The latest edition of Expo Riva Show, held this past 18 November, offered a panorama onto the five leading strategies of sustainability that we can expect to see put into action over the next 2-3 years in terms of product, material, and brand development, while allowing companies to remain competitive in the footwear and leather goods market. Explaining these strategies was Ailis Swords-McDonnell – Trend Expert at WGSN Mindset. 


The pandemic was a kind of ‘wake-up call’ with consumers developing an awareness about the impact of their purchasing habits on the environment, while also representing an opportunity for the industry and businesses to make changes in the system that are aimed at creating a more sustainable and inclusive future. To this end, brands are focusing on their own business models and their own business practices.

Made to Order (MTO), where the product process begins only after the order has been received from the customer, is without a doubt a starting point for many luxury brands in their orientation towards a more sustainable future. It is a concept that was then subsequently adopted by numerous brands belonging to various categories and different price ranges. Made to Order, in fact, is not limited to the waste associated with impulsive purchasing, but also involves consumers in the production process, helping to channel their emotions during the phase of purchasing.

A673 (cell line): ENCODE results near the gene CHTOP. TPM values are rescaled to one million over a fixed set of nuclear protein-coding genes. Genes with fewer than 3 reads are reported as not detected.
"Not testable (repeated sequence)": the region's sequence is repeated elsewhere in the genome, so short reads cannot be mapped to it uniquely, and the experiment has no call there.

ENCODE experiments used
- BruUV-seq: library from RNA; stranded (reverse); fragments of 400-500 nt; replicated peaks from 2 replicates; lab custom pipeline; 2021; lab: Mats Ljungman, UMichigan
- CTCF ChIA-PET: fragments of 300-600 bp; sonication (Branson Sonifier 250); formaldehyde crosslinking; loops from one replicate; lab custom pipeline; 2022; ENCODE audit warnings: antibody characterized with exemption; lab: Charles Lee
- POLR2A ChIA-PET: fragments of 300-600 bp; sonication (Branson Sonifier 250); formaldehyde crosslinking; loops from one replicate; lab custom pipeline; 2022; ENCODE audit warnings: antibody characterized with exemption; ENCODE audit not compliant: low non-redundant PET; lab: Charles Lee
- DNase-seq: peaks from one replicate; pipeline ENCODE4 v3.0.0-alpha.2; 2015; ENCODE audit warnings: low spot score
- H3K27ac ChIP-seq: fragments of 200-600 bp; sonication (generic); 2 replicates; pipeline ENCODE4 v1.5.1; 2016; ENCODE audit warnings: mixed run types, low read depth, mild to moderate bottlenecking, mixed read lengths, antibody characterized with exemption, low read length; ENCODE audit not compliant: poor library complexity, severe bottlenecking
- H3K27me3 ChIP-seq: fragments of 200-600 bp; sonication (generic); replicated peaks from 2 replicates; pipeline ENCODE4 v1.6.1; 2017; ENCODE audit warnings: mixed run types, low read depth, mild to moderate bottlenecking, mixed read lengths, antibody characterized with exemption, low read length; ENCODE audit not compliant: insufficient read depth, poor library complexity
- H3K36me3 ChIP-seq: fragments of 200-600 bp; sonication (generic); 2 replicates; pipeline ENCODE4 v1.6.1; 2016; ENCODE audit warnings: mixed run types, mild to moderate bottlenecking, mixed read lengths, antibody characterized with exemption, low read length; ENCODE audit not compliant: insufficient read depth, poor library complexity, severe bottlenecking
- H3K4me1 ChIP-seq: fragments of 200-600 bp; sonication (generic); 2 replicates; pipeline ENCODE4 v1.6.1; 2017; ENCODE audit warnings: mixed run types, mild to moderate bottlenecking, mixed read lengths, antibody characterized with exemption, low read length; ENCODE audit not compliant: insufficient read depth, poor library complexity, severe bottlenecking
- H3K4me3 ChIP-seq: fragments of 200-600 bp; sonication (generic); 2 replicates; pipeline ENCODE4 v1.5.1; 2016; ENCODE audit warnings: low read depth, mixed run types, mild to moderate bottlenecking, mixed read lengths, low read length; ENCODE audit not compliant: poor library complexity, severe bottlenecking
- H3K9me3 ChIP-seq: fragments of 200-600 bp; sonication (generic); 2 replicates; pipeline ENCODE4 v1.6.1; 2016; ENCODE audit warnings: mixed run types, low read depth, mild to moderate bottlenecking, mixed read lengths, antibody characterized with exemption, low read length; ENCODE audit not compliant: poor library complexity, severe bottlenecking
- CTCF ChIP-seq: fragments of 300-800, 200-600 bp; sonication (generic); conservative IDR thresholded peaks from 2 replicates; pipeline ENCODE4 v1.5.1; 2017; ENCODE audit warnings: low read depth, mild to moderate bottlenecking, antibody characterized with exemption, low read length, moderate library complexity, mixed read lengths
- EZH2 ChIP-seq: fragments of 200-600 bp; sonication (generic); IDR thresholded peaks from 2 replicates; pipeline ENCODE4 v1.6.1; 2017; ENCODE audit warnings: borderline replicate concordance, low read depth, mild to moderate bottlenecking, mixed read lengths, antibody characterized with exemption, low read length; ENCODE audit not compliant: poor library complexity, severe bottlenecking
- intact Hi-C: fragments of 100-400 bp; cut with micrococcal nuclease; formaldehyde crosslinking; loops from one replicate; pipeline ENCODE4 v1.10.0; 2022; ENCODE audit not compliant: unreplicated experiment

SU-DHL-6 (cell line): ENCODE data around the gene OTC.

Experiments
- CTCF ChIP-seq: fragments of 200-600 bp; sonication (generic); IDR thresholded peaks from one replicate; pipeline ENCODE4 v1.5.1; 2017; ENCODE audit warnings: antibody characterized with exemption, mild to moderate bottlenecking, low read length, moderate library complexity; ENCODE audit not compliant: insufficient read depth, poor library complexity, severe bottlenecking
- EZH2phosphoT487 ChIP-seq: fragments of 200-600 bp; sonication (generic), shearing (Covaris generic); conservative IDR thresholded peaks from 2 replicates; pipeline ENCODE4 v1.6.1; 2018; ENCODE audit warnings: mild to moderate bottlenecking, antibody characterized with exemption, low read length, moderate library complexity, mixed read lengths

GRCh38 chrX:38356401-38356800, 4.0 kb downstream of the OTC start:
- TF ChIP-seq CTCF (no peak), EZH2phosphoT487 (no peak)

Among the key strategies of sustainability in the fashion industry, we find circularity, which is connected to concepts like the reuse, recycling, and rental of clothing, practices that seem to be increasingly popular in the fashion industry. One example is the Nona Source programme launched this past April by the LVMH group, a B2B platform that allows designers and brands to purchase inventory fabrics and warehouse remnants in order to give life to new clothing. At the same time, clothing can be collected, cleaned, and put back out onto the market in a scope of circularity, or, if they are not recyclable, can be used in other areas besides fashion and can even be transformed, for example, into bona fide works of art.

Another concept set into motion by the pandemic among consumers was ‘Selling less and Curating More’, so producing less with the aim of achieving slow economic growth: Vivienne Westwood, for example, reduced the volume of its ready-to-wear business from 37% to 55% for bags and by 58% for shoes.

Consumers are also increasingly attentive to the transparency of the blockchain and the risk of greenwashing. In the fashion industry, however, this transparency is still in its embryonic stage, with only 31% of the 62 leading international retailers providing information on their production sites. This lack of transparency along the supply chain sees less pressure put on fashion brands to act with greater awareness for a more sustainable supply chain. It is instead important to provide information on production, with complete transparency, also in the B2B sphere.